The sequel tries to cover much more than the first film. I felt that the film was rushed at times. It would quickly jump scenes to the different friends. While the transitions were not confusing, some character development was missed. Tibby’s and Carmen’s stories were my favorites, as they were the most rounded. As a result, Bridget’s and Lena’s stories were sacrificed. The audience never gets to see Bridget’s potentially mended relationship with her father. Lena’s relationship with Leo is dropped from the storyline without further explanation.

The romances seemed a bit too syrupy and unbelievable, but I did enjoy the message of true friendship in the film.

While Carmen was upset with her friends’ different priorities, she decides to make practicing for the play her main focus. When Tibby comes in need of a friend, Carmen coldly brushes her off. During her dress rehearsal, Carmen’s mother goes into premature labor. Desperate, Carmen calls Tibby. Without any resentment or anger, Tibby quickly rushes to the hospital. I loved how Tibby quickly forgave her friend and helped her in her time of need. Forgiveness is such an essential part of being a Christian, and it was refreshing to see an example of this in a Hollywood film.

Offensive content

As for language, the movie only has three misuses of the word “hell” and one ba__rd. The reason I rated the profanity moderate (rather than low) was because the Lord’s name is said in vain at least 23 times.

The first film in the series was only rated PG; however, this sequel is rated PG-13 for the increase in sexual references. Lena takes a drawing class where she draws a nude model. Since it was her first time, and she was nervous, the nude model, Leo, asks her if she’s a “virgin” to the figure drawing. The camera lingers on his physique; it shows his chest, torso, and lower legs.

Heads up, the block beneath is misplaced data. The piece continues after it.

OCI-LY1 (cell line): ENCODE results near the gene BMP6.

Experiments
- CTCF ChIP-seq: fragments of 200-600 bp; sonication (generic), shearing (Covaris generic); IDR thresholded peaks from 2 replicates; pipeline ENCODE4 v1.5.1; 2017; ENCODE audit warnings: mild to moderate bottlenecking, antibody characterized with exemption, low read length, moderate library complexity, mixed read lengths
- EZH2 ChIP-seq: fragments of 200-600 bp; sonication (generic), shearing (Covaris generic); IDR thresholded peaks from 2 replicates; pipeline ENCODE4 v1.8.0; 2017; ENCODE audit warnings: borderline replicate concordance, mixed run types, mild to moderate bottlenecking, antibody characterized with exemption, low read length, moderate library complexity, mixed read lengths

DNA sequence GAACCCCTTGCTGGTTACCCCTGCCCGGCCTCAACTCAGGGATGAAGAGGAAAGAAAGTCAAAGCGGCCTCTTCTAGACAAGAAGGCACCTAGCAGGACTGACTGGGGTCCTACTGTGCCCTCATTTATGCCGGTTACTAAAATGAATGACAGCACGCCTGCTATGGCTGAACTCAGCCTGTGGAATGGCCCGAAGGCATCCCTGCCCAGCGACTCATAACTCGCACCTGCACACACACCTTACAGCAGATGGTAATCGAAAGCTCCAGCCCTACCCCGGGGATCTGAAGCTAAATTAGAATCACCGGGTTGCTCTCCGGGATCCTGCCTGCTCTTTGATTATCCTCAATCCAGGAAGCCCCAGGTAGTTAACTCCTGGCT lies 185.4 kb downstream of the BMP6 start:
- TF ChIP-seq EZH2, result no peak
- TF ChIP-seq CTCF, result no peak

Some cleavage is shown throughout the movie. While Carmen was helping backstage in some Victorian play, the lead actress’ breasts were pushed up and very revealed. Tibby also wears some low-cut attire.

In the beginning of the film, Tibby and her boyfriend Brian decide to have sex for the first time. It shows them kissing, and he takes off his shirt. The next scene shows Tibby topless with a sheet covering her. It then shows Brian with a towel wrapped around his waist. The director wanted to make known that Brian, too, has a physique. After explaining to Tibby that the condom broke, she becomes terrified.

Although Tibby does have sex in the movie, it is portrayed in a bad light. After the pregnancy scare, she starts seeing babies everywhere and asks some thoughtful questions to her friends. She wonders why she is being punished for feeling too much and wishes she could take back that one night with Brian. Bridget also goes through her share of questions and sorrow. During a tearful scene, Bridget asks her grandmother why her mom left her all alone and why she had to commit suicide. Her grandmother told her it was because her mom was too sick and too sad. In short, it was a hopeless situation.